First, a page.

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THE FINANCIAL DEBATE.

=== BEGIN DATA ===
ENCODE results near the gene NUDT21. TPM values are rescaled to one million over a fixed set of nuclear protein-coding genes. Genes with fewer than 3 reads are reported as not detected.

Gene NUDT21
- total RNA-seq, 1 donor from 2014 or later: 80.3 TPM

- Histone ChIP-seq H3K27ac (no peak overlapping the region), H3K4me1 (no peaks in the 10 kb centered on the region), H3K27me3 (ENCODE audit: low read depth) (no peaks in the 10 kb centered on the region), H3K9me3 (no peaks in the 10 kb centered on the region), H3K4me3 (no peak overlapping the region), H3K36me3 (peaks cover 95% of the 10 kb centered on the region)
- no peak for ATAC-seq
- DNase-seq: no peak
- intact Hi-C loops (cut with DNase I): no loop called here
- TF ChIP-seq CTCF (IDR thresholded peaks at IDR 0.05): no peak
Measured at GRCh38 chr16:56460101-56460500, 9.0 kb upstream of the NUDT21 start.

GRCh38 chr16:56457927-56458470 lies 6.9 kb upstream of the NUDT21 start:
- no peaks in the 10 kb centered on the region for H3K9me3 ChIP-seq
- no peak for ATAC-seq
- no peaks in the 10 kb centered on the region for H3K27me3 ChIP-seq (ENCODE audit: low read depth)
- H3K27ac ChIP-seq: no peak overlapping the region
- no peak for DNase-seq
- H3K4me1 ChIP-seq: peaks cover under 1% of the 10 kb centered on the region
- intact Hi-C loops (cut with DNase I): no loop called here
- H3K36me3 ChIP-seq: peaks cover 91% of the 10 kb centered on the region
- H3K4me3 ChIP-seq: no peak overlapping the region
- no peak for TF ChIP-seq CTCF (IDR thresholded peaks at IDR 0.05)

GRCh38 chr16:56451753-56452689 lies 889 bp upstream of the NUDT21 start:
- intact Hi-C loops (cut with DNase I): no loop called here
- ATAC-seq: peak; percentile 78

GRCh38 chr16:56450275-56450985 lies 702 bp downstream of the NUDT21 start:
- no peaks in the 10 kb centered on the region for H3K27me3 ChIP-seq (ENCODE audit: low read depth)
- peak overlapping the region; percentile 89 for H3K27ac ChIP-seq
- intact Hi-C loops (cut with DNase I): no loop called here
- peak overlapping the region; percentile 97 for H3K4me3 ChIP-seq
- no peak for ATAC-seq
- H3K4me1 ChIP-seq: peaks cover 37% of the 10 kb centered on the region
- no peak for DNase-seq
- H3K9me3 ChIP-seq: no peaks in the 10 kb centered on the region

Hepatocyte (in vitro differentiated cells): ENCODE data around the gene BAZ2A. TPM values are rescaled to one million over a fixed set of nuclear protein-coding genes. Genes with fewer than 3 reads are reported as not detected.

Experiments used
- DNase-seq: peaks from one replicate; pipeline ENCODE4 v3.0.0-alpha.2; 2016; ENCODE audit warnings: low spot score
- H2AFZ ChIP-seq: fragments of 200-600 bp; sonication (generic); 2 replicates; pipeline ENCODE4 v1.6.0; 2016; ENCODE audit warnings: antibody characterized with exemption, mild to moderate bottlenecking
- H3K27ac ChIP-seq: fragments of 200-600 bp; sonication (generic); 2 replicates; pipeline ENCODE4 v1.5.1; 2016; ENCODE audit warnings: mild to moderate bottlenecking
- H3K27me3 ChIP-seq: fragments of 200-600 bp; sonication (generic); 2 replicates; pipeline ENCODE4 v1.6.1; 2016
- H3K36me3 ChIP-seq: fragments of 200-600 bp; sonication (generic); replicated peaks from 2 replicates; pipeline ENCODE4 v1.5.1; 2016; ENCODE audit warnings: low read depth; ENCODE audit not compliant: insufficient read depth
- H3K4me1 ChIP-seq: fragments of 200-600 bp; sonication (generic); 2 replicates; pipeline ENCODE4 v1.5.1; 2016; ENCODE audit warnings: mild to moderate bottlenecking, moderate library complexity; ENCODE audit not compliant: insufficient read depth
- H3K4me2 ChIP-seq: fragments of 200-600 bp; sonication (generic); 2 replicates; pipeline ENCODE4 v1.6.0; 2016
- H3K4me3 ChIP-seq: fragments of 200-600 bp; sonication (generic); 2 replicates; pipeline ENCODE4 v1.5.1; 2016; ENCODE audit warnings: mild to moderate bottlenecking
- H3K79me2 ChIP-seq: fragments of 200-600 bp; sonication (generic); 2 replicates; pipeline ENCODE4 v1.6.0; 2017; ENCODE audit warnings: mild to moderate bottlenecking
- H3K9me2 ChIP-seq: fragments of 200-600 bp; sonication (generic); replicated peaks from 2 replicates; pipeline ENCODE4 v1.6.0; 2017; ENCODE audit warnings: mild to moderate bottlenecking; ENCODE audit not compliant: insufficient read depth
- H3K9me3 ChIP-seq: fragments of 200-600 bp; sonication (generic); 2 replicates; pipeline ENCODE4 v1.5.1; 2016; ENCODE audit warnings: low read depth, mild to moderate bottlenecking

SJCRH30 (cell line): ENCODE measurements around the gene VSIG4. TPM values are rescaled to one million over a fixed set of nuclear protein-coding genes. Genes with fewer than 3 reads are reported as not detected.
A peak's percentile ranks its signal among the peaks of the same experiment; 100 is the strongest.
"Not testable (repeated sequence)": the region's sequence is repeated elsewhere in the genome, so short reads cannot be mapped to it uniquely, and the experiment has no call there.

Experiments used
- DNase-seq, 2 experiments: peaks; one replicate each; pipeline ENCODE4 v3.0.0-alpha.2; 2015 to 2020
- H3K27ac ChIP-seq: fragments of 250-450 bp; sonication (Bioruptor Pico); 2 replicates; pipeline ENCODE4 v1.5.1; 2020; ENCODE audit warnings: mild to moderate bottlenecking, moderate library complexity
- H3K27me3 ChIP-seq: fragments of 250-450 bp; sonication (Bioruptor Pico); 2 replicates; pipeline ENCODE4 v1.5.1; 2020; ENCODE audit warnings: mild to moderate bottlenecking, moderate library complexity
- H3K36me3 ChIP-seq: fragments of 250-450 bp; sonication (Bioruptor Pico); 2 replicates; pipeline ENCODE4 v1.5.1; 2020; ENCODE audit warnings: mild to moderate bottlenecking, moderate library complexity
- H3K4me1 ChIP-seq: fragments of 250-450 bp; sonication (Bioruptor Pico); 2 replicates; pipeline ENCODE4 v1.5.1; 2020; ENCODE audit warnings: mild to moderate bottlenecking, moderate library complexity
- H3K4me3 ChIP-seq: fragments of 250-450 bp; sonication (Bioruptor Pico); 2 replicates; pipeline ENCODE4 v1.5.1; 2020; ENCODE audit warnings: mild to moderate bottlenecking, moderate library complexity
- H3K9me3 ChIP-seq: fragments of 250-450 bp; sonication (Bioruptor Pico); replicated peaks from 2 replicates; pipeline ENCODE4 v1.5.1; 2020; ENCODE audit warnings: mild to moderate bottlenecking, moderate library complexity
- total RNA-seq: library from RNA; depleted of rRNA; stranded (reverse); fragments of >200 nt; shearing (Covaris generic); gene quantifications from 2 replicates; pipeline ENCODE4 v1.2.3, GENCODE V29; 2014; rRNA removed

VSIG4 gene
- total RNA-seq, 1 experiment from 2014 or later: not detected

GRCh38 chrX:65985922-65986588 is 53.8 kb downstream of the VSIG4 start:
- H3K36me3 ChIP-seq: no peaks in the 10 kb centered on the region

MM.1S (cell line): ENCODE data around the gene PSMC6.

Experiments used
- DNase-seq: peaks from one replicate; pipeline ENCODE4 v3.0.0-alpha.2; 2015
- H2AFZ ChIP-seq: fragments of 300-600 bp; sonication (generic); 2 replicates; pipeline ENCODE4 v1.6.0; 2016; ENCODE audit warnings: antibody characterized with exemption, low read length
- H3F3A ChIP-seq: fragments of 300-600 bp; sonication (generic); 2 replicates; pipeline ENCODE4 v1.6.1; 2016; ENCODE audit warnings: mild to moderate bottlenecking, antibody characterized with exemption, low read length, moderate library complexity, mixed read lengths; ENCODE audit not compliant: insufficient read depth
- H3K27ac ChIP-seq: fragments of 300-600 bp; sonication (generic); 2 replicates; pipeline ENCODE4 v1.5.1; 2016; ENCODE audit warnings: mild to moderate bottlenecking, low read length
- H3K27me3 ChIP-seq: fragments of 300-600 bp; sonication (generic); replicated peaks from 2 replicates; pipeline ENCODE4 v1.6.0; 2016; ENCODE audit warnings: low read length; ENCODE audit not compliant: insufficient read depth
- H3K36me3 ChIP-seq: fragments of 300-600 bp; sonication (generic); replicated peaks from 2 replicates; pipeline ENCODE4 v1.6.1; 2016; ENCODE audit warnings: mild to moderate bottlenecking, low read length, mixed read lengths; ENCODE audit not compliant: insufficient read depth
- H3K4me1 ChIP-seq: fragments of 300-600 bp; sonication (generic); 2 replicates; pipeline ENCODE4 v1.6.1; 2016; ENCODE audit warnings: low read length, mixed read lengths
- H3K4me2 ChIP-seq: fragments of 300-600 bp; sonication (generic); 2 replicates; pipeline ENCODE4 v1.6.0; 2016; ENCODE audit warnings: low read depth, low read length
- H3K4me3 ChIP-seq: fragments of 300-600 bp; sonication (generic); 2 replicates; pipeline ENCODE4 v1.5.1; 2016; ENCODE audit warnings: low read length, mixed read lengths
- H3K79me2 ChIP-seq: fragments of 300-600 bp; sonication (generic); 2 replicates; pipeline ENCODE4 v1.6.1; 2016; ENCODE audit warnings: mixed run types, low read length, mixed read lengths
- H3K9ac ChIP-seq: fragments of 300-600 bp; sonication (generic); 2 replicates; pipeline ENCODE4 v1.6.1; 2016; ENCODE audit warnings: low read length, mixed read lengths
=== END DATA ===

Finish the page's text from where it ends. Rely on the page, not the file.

Iu opening the debate ou the Budget last ni^'ht, Leader of the Opposition said that the Estimates were concocted rather to cajole the public outside than to satisfy the House itself, and he considered that with an increased debt before them the Premier's statement that the revenue was buoyant was absolutely and entirely incorrect. The House would notice that the receipts from nearly every item were gravely underestimated by the Treasurer, and this showed either great ignorance on the Treasurer's part or that the items had been grossly under-estimated in order to cajole the public. In Customs alone there was an under-estimate of £148,000, which proved his argument. Referring to the increase in the Customs tariff, he pointed out that, although they were tokl there would be an increase of only £IO,OOO, there was an actual increase of £310,000 in Customs duties since the tariff was altered, which was an additional 103 per head on every person in the colony. He considered many of the tables attached to the Statement were absolutely misleading, and said that while the Government claimed they only increased the expenditure by £.35,000 they were actually receiving £310,000 additional Customs duties. What became, therefore, of the difference between these two amounts ? They were asked this year to spend £-200,000 to supplement rolling stock,' erect bridges, etc. ; but if the revenue had been strong tins could not possibly happen, and it proved that the earnings of the railways had been used as revenue, with the result that the permanent, way'lud been starved. He was strongly of opinion that the railways would never be properly managed till they reverted to non-political control. He (Captain Russell) held that it was impossible to discuss the Financial. Statement, as there was no policy in it relating to finaooe, and all the moat important matters sketched out in it were said to be worthy of consideration. The Premier was evidently looking for a policy, and was endeavoring to ascertain whether the people of the colony would Rupport a Urge borrowing polioy, which ho (Captain Russellj sincerely hoped would not be entered on, as it meant reoklesa expenditure and increased taxation. There waa a delightful vagueness about tho Treasurer's proposals for old age pensions, but they had no idea how nv*ny recipients there would be under this system. It required the greatest care to deal with an important question of this kind, and he suggested that soma plan might be worked out by which friendly societies could draw up a scheme. He held that any scheme of old age pensions which , did not encourage thrift and did not discourage pauperism would be no benefit to those whom it was proposed to help. The Minister of Works considered the Financial Statement was the best and most statesmanlike document that had been brought down for years. As a matter of j fact, all the borrowing proposals of the [ Government were contained in the Statement. He would like to be in a position to extend a good many railways that required extension, but at present there was no opportunity for doing so. Referring to the Customs tariff, he showed that the increases made were borne by those able to pay them, and not by the poorer classes. As to the management of the railways, lie contended that magnificent results had been shown sinee tbe" railways were under political control, and the present system-was far more satisfactory than under the Commissioners. He reminded Captain Russell of the disastrous floods that had taken place, and asked whether it would be fair to charge the repairs caused by those flood's to revenue. It was for cases of this kind and for repairs of permanent way and rolling stock that £200,000 was being asked for. He contended that the Budget contained a sound scheme of finance, and the ' Public Works Statement would be shortly brought down, when members would be in possession of the whole of the proposals of the Government. He was in favor of light railways; but he would not enter on their construction without grave thought, and before they did so they should wait for the effect of establishing these lines in Victoria. Captain Russell had referred to old age pensions, and inferred that the Government were not serious in taking this matter up, but ho asserted that if the House had passed the Bill last year old age pensions would now be in operation. As for the money part of the scheme, he said £120,000 would be set aside out of the surplus for old age pensions. He agreed with Captain Russell that some plan might be decided on by which friendly societies could assist, but those societies would resent very much State interference.